Finance remained a barrier for many cities, with Frank Cownie, Mayor of Des Moines, US, maintaining that multi-sectorial, mutually beneficial partnerships between private corporations, state and civil society actors is fundamental to moving forward – “It has to be an all-in approach.”
Innovative funding schemes, like the Transformative Action Program (TAP) are, however, helping cities.
Improvements in collaboration and finance were closely tied to education and awareness-raising. Reaching citizens through educational projects remained high on the agenda, with Vera Revina Sari, Acting Governor for Spatial Planning and Environment, Jakarta, Indonesia, indicating how Jakarta had taken a three-fold approach to citizen outreach through the Ambitious City Promises (ACP) project.
“Through the ACP project with ICLEI, we’ve developed an online platform to showcase our emission reductions to date, as well as a guidebook to help Jakarta’s residents lead more sustainable lifestyles. We also initiated a pilot project, ‘Energy Ambassadors’ for school students, aiming to build the capacity of youth to become future leaders in energy efficiency.”
3. We need to act now
There is a constant tension between social, ecological and economic sustainability goals, with urban leaders often having to prioritize one to the detriment of another. Roshanie Dissanayake, Commissioner of the Colombo Municipal Council, Sri Lanka, however, demonstrated that there is another way.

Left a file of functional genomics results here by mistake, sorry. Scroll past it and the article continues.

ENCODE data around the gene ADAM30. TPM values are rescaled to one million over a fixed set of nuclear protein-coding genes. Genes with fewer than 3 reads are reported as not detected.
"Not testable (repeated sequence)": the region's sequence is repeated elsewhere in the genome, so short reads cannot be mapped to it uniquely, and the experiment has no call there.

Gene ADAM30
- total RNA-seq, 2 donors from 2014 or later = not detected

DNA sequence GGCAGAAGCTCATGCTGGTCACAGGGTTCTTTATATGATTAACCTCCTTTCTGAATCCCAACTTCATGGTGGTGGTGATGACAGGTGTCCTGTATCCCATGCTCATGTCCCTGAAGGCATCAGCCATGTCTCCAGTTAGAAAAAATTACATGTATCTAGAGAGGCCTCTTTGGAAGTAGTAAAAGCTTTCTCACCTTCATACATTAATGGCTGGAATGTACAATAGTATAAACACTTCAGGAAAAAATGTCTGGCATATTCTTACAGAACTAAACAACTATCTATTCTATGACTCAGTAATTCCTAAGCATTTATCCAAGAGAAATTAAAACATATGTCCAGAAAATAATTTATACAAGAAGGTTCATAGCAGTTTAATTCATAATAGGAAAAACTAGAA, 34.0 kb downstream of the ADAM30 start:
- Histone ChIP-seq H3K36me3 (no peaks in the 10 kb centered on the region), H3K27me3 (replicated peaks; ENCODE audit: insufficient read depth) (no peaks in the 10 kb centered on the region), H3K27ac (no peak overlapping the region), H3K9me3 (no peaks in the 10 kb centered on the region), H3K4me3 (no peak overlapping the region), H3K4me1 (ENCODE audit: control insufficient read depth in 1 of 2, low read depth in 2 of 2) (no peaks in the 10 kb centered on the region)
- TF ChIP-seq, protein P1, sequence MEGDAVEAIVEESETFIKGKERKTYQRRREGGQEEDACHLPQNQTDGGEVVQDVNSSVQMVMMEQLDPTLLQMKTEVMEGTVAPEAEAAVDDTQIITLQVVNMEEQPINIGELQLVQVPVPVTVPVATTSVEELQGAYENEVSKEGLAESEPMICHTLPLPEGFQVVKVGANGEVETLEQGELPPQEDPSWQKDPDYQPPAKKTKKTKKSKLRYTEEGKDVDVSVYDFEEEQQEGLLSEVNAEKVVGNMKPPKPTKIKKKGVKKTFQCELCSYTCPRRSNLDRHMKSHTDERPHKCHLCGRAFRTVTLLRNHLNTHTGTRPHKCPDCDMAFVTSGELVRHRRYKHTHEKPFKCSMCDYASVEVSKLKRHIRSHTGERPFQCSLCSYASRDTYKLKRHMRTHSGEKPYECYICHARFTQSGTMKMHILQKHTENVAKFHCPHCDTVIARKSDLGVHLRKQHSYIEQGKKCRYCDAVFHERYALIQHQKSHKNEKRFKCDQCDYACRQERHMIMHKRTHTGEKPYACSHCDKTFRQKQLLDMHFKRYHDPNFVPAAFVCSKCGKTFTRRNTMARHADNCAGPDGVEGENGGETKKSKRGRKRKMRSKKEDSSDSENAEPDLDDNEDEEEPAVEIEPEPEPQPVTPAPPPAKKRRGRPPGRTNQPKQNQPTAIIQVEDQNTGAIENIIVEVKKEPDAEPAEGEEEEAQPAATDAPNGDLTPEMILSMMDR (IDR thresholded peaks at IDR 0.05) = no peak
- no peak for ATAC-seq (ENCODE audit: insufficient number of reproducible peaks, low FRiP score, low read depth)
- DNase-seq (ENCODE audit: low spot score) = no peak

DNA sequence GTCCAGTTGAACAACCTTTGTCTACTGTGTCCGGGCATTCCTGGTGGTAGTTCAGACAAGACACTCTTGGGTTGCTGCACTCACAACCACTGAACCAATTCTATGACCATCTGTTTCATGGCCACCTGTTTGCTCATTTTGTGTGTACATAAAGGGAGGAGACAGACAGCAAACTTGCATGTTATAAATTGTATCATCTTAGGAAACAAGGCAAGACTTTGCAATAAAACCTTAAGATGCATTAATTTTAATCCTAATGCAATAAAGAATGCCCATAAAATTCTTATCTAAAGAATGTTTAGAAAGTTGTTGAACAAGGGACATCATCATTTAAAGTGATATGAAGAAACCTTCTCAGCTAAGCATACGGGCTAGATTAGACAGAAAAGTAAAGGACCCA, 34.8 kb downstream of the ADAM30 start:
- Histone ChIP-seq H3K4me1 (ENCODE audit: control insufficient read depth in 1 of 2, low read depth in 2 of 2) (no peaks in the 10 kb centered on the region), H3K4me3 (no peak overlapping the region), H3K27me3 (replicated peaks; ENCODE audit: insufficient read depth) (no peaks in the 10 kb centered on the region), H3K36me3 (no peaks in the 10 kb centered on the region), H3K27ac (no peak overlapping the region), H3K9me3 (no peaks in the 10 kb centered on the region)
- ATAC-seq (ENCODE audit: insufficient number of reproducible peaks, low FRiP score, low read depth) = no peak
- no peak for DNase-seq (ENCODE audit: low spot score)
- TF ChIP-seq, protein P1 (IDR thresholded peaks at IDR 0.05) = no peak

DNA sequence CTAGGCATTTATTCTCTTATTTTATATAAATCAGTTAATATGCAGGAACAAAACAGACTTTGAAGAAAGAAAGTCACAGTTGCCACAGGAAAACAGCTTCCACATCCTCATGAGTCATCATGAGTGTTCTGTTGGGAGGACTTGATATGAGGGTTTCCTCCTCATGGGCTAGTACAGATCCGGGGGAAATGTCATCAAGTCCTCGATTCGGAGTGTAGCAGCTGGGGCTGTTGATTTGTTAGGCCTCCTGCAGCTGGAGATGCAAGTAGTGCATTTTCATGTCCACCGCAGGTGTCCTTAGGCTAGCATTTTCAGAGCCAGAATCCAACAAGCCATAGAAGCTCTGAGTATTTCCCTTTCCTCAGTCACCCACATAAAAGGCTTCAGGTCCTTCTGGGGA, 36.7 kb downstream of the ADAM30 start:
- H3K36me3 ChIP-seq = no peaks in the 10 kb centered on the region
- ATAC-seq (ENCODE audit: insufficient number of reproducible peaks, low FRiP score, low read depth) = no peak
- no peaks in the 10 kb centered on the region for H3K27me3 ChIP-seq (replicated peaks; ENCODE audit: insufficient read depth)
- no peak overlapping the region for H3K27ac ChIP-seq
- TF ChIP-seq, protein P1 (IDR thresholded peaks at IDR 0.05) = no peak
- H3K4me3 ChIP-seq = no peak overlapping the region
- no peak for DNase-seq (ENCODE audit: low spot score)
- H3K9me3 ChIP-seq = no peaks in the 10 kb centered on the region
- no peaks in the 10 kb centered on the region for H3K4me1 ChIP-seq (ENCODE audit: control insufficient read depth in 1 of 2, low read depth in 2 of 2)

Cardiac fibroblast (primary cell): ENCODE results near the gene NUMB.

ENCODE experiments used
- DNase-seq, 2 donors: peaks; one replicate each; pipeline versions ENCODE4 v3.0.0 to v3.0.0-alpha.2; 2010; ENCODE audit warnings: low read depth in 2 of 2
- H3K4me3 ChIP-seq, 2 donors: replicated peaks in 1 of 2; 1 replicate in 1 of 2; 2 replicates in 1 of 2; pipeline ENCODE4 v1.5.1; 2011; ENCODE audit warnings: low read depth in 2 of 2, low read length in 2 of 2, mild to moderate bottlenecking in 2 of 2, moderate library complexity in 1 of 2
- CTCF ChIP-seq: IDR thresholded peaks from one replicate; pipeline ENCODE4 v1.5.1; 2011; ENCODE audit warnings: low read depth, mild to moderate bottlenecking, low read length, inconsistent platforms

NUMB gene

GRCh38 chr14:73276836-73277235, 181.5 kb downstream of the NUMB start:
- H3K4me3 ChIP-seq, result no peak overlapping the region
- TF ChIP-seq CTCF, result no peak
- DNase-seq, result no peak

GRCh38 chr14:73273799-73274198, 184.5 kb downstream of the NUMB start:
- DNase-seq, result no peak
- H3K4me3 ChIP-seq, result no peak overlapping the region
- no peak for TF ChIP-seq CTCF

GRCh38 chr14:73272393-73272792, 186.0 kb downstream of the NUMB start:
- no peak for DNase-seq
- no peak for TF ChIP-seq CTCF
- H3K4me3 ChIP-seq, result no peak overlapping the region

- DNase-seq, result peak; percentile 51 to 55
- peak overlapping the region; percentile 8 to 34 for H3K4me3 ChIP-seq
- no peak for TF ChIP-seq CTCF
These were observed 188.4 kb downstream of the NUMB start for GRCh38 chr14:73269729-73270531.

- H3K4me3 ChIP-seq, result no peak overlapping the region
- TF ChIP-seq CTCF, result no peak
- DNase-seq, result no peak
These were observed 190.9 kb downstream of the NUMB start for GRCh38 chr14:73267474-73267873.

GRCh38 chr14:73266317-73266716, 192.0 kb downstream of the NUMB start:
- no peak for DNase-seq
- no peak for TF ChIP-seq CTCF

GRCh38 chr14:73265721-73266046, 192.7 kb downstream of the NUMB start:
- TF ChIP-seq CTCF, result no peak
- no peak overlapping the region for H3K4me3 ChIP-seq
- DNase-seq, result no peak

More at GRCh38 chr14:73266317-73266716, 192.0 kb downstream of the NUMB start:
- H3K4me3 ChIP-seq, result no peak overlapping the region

She elaborated how Sri Lanka’s cultural history and Buddhist norms had always entwined strong environmental sustainability values with societal ones, which the municipality was now coupling with economic measures. “Colombo is introducing a green tax concession for citizens who are planting ecologically important tree species in their gardens.”
The message is clear: there shouldn’t be an either-or choice between livelihoods, human well-being and climate action.
On the topic of social sustainability, discussions turned to COVID-19, with daring urban leaders flipping the pandemic on its head and drawing positive lessons from the global health crisis.
Maimunah Mohd Sharif, Executive Director of UN-Habitat pointed out that recovery from the health crisis “offers a once in a lifetime opportunity for low-carbon, inclusive and resilient transformations”.
The city of Seberang Perai, Malaysia, noted how the three month lockdown caused a significant jump in their emissions reduction, “we reduced our emissions by 8.2% per capita. If we don’t learn from that, then there’s something wrong with us,” commented Ahmad Zabri Bin Mohamed Sarajudin, Acting Director of the city’s Urban Services Department.
From the other side of the world, Mayor Isabella de Roldão, also spoke of the city of Recife’s renewable energy plans. “Together with ICLEI, we defined four pillars: Energy, Sanitation, Mobility and Resilience for climate action […] for example, we transformed the energy supply at the women’s hospital in Recife by installing solar panels”.
Acting now also means planning for the future scenarios. Geraldo Júlio de Mello Filho, State Secretary of Economic Development, State of Pernambuco, Brazil elaborated on Pernambuco’s plans to meet climate goals.